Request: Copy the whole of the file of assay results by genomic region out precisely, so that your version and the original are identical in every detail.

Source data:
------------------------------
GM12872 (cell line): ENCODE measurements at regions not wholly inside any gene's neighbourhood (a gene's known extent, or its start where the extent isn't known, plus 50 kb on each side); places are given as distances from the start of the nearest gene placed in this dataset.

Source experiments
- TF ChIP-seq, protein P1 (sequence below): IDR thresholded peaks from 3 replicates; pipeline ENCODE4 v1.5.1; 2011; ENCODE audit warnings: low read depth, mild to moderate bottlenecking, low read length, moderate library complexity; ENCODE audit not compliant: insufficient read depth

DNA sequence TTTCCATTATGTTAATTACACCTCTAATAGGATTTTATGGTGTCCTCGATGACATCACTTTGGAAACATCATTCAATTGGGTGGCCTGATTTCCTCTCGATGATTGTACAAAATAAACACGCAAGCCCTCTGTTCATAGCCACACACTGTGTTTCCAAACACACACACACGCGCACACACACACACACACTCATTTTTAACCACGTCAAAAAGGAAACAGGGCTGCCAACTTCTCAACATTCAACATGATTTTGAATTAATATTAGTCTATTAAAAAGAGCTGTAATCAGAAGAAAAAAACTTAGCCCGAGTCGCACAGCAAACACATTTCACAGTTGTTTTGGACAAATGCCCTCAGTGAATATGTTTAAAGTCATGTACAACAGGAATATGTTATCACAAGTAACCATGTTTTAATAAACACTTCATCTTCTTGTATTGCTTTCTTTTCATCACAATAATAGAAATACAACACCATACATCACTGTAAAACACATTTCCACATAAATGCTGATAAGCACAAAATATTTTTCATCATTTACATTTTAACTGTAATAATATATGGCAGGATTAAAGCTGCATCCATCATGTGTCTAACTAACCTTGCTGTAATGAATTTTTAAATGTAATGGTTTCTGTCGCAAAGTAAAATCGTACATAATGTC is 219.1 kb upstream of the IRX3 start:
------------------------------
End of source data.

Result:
GM12872 (cell line): ENCODE measurements at regions not wholly inside any gene's neighbourhood (a gene's known extent, or its start where the extent isn't known, plus 50 kb on each side); places are given as distances from the start of the nearest gene placed in this dataset.

Source experiments
- TF ChIP-seq, protein P1 (sequence below): IDR thresholded peaks from 3 replicates; pipeline ENCODE4 v1.5.1; 2011; ENCODE audit warnings: low read depth, mild to moderate bottlenecking, low read length, moderate library complexity; ENCODE audit not compliant: insufficient read depth

DNA sequence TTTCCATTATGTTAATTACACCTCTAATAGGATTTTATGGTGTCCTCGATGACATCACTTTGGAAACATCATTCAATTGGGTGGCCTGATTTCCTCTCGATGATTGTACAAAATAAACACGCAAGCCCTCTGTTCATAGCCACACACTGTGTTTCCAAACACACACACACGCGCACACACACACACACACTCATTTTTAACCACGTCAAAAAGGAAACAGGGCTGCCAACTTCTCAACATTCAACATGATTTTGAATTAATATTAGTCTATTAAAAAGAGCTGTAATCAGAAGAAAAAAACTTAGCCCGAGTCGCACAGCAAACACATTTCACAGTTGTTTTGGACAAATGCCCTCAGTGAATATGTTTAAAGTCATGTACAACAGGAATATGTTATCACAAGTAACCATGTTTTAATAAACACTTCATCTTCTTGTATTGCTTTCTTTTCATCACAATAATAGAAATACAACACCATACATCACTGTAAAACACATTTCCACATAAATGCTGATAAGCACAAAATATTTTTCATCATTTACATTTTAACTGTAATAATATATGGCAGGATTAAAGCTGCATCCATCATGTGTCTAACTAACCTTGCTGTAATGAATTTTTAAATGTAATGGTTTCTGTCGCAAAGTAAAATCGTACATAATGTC is 219.1 kb upstream of the IRX3 start: